Ministers have been accused of failing to “get a grip” on the “ballooning costs” for HS2.
Speaking in the Commons, Labour’s shadow transport minister Tanmanjeet Singh Dhesi raised concerns that cities such as Leeds could miss out on the benefits of the high-speed rail link.
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The project, which would connect London to Birmingham, Manchester and Leeds, has faced multiple delays and rising costs.
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Mr Singh Dhesi criticised the Government over its handling of the project during consideration on Lords Amendments to the High Speed Rail (West Midlands-Crewe) Bill.
It comes after the Government accepted amendments which would require the views of residents in Shropshire, Staffordshire and Cheshire to be sought on the impact of HS2 construction work on road traffic and the environment, with a report to Parliament.
The consultation exercise will also look at whether local transport links with the high-speed network are sufficient and if not to consider improvements, including the building of new railway stations and the reopening of lines.
Mr Singh Dhesi told MPs: “I am deeply concerned about the Government’s approach and commitment to HS2. Yet again it seems the Government are overspending and under-delivering.
“They repeat ad nauseam about levelling up the North but their continuing refusal to commit to delivering HS2 in full, including the Phase 2B leg to Leeds and their 40% budget cut to Transport for the North, is the exact opposite of levelling up.
“I sincerely hope that cities like Leeds are not going to miss out on the benefits of HS2 due to Government failure to get a grip of ballooning costs.”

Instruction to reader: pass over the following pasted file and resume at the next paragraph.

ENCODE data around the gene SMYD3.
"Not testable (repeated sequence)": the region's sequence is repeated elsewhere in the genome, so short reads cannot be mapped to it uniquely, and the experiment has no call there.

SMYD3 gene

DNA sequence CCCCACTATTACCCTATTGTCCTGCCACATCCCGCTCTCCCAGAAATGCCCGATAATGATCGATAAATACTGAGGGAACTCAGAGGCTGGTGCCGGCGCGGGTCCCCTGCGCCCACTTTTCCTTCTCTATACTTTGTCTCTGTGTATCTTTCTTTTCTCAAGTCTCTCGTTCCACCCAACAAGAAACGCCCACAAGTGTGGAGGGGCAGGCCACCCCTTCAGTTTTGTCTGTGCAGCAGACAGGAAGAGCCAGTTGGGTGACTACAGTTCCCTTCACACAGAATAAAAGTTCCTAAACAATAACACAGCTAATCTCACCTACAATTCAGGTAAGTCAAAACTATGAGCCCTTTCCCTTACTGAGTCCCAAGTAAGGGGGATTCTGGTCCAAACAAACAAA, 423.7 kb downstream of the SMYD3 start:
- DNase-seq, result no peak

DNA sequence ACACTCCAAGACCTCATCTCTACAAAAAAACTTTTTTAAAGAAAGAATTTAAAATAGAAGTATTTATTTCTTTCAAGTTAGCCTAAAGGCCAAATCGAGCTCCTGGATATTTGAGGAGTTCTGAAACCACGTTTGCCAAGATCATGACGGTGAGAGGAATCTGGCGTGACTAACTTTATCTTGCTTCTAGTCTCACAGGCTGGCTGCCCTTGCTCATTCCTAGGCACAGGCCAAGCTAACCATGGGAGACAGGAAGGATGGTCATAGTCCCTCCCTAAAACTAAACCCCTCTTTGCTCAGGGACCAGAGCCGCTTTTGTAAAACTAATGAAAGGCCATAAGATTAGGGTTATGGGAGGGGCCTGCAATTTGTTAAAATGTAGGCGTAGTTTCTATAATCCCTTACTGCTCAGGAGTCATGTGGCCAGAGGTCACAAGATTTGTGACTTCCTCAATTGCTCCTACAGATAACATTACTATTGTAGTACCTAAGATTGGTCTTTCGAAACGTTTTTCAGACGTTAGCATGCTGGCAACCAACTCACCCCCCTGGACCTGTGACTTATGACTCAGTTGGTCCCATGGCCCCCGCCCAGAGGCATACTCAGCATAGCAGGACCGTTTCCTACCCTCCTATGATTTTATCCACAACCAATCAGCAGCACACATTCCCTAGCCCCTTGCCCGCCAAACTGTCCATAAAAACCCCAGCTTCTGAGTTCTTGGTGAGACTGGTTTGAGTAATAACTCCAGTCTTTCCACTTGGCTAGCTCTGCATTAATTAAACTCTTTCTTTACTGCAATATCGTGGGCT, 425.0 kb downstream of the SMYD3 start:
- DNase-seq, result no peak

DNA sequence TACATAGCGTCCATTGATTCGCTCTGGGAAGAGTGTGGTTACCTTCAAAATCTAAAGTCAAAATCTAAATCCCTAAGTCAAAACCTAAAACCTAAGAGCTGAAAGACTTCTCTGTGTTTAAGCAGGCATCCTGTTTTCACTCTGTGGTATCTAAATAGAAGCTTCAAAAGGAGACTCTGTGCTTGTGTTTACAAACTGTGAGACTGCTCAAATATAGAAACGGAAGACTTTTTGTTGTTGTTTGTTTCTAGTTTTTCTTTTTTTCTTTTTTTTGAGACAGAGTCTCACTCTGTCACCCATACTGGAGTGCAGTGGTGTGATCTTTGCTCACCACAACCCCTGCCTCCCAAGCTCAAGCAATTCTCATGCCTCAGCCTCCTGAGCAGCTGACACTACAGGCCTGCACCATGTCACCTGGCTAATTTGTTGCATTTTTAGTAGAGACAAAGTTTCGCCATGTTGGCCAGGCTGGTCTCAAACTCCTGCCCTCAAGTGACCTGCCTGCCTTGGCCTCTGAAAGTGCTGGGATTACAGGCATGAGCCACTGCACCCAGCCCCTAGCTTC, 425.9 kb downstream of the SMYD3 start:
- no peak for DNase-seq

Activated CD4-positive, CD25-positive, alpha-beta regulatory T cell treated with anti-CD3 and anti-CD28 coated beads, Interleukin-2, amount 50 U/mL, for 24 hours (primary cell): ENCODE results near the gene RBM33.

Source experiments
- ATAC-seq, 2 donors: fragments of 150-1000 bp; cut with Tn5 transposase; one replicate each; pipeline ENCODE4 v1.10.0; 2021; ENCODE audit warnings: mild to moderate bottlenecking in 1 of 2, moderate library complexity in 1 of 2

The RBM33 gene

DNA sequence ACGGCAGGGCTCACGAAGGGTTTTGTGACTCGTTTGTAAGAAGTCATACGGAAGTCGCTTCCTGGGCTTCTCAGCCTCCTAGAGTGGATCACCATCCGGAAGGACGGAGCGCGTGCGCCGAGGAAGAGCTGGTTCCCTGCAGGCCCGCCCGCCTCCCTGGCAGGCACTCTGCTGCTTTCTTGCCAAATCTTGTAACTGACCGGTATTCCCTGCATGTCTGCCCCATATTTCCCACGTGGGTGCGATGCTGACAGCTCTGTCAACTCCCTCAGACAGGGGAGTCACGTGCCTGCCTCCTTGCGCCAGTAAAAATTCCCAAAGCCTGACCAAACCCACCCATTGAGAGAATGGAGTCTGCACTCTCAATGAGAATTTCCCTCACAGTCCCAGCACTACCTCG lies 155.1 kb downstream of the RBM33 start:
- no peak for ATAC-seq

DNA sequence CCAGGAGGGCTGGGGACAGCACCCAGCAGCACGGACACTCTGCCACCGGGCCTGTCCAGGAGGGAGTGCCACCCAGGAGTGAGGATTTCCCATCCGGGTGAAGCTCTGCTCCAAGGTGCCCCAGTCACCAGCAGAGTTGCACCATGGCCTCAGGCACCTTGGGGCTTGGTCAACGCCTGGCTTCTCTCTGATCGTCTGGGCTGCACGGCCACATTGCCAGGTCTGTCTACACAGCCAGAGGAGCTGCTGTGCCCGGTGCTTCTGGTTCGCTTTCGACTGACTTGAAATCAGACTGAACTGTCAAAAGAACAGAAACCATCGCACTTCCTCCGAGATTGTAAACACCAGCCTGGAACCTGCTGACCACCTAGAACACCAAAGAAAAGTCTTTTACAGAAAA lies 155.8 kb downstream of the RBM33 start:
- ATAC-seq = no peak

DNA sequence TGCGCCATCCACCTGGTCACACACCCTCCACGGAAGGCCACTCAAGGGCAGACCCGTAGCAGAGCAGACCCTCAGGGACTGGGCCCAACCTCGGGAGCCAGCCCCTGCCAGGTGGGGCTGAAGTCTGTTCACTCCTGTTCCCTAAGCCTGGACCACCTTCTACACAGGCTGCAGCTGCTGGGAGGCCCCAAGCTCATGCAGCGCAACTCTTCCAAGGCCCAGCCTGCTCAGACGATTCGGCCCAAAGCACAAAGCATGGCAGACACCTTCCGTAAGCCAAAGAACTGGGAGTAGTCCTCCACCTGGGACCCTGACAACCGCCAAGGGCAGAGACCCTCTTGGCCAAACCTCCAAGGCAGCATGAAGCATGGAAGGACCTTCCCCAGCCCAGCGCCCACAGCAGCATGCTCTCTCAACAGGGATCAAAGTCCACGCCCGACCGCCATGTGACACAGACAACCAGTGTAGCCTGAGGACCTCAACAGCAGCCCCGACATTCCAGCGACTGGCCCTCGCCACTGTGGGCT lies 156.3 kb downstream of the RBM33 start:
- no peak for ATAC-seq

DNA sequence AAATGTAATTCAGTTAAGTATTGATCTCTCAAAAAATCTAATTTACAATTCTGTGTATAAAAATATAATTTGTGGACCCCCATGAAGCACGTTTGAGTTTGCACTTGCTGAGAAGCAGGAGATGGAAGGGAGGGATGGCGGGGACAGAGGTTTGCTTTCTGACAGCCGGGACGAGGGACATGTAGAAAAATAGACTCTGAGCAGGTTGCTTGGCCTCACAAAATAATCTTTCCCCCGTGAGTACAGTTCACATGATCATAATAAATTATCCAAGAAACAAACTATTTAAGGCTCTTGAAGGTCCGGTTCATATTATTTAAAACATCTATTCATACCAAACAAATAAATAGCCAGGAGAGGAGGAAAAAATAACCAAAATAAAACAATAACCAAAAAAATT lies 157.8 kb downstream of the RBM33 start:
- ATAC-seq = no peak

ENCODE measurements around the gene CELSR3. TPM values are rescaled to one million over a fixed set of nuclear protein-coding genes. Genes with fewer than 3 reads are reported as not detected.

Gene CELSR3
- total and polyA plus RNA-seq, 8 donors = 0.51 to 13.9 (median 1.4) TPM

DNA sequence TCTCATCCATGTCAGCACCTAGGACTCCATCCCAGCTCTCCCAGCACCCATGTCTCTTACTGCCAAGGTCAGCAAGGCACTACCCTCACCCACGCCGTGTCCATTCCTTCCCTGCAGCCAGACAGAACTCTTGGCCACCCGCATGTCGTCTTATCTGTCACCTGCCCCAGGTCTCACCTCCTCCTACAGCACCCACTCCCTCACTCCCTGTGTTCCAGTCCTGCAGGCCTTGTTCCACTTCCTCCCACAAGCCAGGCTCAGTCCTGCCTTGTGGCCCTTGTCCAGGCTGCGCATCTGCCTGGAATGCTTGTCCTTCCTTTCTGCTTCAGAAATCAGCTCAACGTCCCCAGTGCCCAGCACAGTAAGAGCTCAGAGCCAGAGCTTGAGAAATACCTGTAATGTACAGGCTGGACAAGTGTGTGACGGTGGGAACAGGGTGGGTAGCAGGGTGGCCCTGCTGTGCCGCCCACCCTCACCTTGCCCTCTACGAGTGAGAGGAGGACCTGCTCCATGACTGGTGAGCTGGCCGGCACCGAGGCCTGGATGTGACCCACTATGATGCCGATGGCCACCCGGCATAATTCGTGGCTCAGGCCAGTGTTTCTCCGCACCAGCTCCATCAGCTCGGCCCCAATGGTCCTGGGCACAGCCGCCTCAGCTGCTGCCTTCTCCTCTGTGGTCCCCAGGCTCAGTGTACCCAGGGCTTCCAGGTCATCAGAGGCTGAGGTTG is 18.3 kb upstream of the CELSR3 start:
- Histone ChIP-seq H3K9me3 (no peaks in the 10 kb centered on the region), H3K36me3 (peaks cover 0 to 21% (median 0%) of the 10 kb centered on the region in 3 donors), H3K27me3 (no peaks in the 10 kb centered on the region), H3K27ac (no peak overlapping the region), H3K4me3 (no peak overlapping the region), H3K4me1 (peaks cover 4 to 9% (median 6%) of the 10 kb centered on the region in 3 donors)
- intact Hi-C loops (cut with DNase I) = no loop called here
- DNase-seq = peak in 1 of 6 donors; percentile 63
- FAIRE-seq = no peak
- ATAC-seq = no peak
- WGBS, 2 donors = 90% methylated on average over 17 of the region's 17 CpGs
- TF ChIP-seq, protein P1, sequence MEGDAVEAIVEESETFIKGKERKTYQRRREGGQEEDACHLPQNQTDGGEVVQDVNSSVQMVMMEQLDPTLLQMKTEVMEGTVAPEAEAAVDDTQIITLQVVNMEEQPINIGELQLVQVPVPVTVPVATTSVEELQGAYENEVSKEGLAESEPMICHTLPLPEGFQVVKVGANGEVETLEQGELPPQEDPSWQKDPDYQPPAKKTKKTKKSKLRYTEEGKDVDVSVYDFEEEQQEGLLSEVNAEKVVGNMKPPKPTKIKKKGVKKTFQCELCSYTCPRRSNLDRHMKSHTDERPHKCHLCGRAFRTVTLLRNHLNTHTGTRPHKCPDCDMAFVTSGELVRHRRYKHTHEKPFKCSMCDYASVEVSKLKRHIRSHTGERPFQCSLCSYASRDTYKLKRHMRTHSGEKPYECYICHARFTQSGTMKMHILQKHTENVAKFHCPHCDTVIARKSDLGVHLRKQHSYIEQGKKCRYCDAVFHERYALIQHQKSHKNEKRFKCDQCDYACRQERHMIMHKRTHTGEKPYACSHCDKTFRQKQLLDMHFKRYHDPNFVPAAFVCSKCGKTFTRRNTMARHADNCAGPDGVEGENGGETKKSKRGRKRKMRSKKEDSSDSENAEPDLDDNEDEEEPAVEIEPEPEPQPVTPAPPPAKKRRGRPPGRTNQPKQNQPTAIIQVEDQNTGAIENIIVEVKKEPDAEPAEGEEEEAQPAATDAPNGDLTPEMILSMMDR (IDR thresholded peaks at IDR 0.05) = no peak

HS2 bill ‘taken far longer than anticipated’
Transport Minister Andrew Stephenson said it was important to pass the High Speed Rail (West Midlands-Crewe) Bill without further delay.
He told the Commons: “Already this Bill has taken far longer to go through Parliament than was anticipated when the legislation was introduced in July 2017.
“I do not want to delay it further today. I want this section of the railway to be built so we hasten the benefits of HS2 to the North as soon as possible.”
On accepting a new consultation for those impacted by the route, he said: “There has already been considerable consultation with the people of Shropshire, Staffordshire and Cheshire.
“Nevertheless, I think that accepting this amendment is the right thing to do. As minister for HS2 I have been charged with resetting the relationship between the HS2 project and local communities.”
Conservative former minister Sir John Redwood suggested the Government should publish their initial thoughts on how railway demand will change in future as a result of the COVID-19 pandemic.
He told the Commons: “The nature of work and the use of the office is going to change and we may well find the intense pressure on the Monday to Friday evening peak, around people tending to start work at 9am and intending to leave at 5pm or half past, will diminish – that people will want much more flexible use of the railway, they won’t be going every day, and they won’t necessarily be going or leaving at peak hours.”
Sir John added: “I do think we’re due from the Government, and from the industry representatives that advise, their interim thoughts on what the shape of the railway and railway demand will look like in two or three years time, assuming all has gone well with vaccination and there is a pretty good robust recovery.
“I don’t think we should assume it’s going to be a recovery to the same work and railway travel patterns we had before.”
Visit www.hs2.org.uk/ for more information on the project.